[QODLink]
Inside Story

Will Maliki's resignation save Iraq?

Prime Minister Nouri al Maliki has agreed to step down at a time of national crisis and deep division.

Last updated: 15 Aug 2014 20:28
Email Article
Print Article
Share article
Send Feedback

Iraqi Prime Minister Nouri al Maliki agreed to step down on Thursday after eight years in office. In a sudden change of heart, Maliki caved in to domestic and international pressure.
 
He had been accused of misrule and monopolising power, divisive politics that have fractured Iraq and opened the door to fighters from the Islamic State, and a Sunni rebellion.
 
He is now backing a rival politician to take his place.
 
Speaking on national television, Maliki said: 'In order to enable the political process to go forward and to form the new government, I am withdrawing my nomination from the post of Prime Minister, in favour of the dear brother Haider al Abbadi, for the sake of the best interests of the country.'
 
Abbadi is from the same Shia political party as Maliki.
 
So, can he succeed where Maliki failed, reach out to Sunnis and Kurds, form a new, inclusive coalition - and stitch the country back together?
 
Presenter: Sohail Rahman
 
Guests:

Ghassan al Attiyah - Director of the Iraqi Foundation for Development and Democracy.
 
Mark Kimmitt -  Former US State Department official, retired Brigadier General - and former Deputy Director of Operations for Coalition Forces during the 2003 invasion of Iraq.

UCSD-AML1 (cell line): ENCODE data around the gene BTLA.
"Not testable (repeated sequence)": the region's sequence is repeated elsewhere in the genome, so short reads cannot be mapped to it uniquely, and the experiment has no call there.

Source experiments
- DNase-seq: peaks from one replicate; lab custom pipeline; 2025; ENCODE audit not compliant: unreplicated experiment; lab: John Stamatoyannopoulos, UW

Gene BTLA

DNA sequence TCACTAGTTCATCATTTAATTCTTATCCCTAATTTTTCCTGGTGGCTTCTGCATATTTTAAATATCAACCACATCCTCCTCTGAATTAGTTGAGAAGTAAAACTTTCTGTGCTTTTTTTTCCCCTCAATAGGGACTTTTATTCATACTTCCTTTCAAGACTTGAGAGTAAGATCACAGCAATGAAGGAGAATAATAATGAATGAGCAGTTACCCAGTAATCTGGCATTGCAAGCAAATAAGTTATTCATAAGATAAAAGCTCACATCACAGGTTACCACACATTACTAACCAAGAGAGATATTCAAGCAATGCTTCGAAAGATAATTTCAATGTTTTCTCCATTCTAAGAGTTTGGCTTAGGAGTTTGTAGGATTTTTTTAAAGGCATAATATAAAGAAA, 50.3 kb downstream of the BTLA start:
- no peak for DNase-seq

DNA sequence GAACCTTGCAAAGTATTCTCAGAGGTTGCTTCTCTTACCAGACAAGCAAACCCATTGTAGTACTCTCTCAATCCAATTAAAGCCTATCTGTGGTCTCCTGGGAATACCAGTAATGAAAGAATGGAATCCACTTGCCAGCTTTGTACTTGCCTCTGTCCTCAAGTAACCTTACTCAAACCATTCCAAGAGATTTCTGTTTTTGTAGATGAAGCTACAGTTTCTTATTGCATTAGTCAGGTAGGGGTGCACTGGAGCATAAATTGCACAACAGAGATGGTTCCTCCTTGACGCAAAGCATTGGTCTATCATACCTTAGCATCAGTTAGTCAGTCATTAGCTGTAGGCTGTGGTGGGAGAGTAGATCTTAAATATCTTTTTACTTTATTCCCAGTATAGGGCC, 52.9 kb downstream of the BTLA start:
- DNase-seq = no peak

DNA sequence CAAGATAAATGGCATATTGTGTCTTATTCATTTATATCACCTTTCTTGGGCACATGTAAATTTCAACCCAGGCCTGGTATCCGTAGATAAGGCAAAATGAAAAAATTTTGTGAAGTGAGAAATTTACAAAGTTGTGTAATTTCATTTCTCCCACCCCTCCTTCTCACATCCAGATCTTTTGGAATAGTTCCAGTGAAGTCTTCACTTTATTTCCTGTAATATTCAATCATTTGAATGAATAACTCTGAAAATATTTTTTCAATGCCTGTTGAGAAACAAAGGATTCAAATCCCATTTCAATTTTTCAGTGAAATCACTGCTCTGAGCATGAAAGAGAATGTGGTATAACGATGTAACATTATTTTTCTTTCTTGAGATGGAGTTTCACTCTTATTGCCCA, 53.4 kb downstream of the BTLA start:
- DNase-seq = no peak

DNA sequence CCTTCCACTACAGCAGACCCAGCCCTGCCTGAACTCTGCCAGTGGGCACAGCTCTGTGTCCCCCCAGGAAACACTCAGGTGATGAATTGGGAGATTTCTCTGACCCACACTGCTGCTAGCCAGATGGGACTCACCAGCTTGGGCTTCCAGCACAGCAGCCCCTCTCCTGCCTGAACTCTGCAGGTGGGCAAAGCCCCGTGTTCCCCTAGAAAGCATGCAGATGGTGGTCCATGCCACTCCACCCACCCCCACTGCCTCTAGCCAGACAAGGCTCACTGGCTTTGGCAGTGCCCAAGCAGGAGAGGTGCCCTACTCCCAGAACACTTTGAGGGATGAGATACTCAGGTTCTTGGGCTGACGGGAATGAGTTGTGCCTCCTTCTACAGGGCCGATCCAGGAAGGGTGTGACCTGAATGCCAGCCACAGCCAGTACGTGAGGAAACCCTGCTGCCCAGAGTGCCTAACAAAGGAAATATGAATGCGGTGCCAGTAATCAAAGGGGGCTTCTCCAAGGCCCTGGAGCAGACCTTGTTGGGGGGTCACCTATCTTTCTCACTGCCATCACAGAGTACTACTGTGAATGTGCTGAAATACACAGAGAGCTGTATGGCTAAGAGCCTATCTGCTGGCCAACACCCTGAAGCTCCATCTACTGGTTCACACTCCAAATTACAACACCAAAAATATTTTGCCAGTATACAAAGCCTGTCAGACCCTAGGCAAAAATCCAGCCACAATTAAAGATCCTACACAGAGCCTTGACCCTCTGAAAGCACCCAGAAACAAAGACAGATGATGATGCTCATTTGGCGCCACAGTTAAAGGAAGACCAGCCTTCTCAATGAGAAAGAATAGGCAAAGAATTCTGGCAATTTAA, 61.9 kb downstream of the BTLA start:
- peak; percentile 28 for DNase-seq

Nickolay Mladenov - UN Special Representative of the Secretary General for Iraq, and Head of the UN Assistance Mission in Iraq.

234

Source:
Al Jazeera
Email Article
Print Article
Share article
Send Feedback
Featured on Al Jazeera
Muslim volunteers face questioning and threat of arrest, while aid has been disrupted or blocked, charities say.
Six months on, outrage and sorrow over the mass schoolgirl abduction has disappeared - except for families in Nigeria.
ISIL combatants seeking an 'exit strategy' from Mideast conflict need positive reinforcement back home, analysts say.
European nation hit by a wave of Islamophobia as many young fighters join ISIL in Syria and Iraq.
Featured
Lack of child protection laws means abandoned and orphaned kids rely heavily on the care of strangers.
At least 25 tax collectors have been killed since 2012 in Mogadishu, a city awash in weapons and abject poverty.
Since she was 16-years-old, Scottish Nationalist Party's Sturgeon has strove for independence from the UK.
Armed group's ransom success with German hostages marks a re-emergence, as authorities investigate ISIL links.
Western nations are moving into the resource-rich country after decades of disinterest, challenging China's interests.
join our mailing list